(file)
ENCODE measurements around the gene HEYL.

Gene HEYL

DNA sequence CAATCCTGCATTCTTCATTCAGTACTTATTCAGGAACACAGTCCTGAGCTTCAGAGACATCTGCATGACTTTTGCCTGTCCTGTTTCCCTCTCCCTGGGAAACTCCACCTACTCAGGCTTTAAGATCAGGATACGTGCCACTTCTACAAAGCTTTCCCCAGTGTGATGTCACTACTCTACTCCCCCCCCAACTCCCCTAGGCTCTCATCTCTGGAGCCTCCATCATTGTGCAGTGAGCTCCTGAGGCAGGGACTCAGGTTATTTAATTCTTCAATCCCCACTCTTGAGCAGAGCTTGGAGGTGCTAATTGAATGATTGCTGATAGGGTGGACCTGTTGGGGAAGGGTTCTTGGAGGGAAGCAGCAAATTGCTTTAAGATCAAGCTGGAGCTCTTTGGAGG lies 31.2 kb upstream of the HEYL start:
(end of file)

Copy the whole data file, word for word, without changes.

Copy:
ENCODE measurements around the gene HEYL.

Gene HEYL

DNA sequence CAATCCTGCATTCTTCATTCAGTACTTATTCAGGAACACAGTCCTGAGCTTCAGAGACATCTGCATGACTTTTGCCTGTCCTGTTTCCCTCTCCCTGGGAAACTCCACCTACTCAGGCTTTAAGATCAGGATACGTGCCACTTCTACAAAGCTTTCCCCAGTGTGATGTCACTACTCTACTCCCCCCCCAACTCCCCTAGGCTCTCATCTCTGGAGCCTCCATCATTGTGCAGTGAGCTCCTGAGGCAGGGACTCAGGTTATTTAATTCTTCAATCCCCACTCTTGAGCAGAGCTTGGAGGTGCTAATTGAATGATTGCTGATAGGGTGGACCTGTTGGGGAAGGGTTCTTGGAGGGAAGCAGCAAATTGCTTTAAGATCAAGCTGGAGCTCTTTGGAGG lies 31.2 kb upstream of the HEYL start: